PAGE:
How to Conduct an Effective Job Interview

Inattentiveness can spoil an interview.
Inattentiveness can spoil an interview. (Image: two businesswomen in an office environment. image by endostock from

Job interviews are high stakes and high stress situations -- and not just for the people being interviewed. As the interviewer, you put a lot at stake, including the money your company can waste by hiring the wrong person for the job. Conducting an effective interview, then, is vital to sifting through candidates and making the right choice. For you, the interview process needs to start long before the first candidate steps into your office -- you must properly prepare for each interview before it begins so that you can maximize your time and that of your interviewee.

Determine the qualifications you are looking for in a candidate. This will help you find the right person for the job, instead of just choosing the best person out of the candidates interviewing, according to Inc. magazine.

Look over the candidate's resume, cover letter and qualifications. Remind yourself of important biographical information, and jot down any candidate-specific questions you want to ask.

Avoid making snap judgments when the interviewee arrives. Stay objective, and remember that you are looking for an employee, not a friend.

Make your interviewee comfortable before the interview begins. Make two or three minutes of small talk to put him at ease and develop a rapport.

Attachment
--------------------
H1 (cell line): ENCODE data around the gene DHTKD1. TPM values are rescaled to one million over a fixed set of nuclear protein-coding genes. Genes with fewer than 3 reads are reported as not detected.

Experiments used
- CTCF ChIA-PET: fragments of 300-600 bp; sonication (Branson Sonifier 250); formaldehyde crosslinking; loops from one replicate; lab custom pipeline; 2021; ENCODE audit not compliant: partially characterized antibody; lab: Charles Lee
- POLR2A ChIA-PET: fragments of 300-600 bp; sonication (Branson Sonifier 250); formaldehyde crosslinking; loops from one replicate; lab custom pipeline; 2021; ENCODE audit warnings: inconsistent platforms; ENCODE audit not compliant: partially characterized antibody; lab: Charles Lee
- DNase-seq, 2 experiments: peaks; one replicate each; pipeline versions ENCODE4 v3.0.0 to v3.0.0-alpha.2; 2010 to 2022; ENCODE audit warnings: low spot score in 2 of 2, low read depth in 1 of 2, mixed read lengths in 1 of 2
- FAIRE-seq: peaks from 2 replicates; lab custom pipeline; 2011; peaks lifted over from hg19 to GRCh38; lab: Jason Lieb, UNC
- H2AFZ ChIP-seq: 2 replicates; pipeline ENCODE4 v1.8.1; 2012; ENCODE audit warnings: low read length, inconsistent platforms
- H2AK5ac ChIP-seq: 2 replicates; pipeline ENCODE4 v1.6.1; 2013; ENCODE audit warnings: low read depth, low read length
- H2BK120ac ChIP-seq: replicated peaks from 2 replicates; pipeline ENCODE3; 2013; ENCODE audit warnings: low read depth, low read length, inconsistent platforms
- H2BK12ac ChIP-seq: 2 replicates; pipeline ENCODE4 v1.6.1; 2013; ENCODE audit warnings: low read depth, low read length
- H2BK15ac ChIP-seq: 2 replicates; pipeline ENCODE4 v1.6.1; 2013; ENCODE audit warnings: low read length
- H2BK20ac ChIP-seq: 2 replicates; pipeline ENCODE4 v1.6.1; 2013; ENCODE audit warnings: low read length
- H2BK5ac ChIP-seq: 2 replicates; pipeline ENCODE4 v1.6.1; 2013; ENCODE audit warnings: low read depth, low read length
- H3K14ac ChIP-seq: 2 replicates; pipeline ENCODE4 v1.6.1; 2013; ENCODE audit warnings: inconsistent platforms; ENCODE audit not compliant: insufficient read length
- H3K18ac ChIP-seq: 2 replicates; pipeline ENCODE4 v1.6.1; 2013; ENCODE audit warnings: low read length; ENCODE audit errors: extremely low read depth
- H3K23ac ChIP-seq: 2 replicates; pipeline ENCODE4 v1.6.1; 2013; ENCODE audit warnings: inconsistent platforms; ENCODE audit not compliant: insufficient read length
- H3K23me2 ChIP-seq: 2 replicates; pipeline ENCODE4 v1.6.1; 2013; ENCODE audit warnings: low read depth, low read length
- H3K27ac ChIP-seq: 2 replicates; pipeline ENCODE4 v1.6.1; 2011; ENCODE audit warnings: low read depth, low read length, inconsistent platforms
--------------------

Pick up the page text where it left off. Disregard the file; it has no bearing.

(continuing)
Ask the candidate behavioral questions. These are questions such as, "Tell me about a time you had to deal with a bad customer." Questions like this make your candidate not just describe herself but her process and how she works in concrete terms, according to Inc.

Take notes throughout the interview so that you don't confuse candidates with one another later on.

Ask unconventional questions that bring out the candidate's personality. For example, ask about hobbies or skills. Turn the interview into a conversation from which you can cull information about the candidate, recommends the website B-Net.

Give the interviewee time near the end of the interview to ask any questions hhe may have about the position. Tell him about your hiring timeline and what he can expect regarding future communication.

Tips & Warnings

  • Don't ask any questions that violate human rights laws. Though the exact boundaries may vary from state to state, you must generally avoid questions regarding race, religion and national origin, according to the New York State Department of Civil Service.

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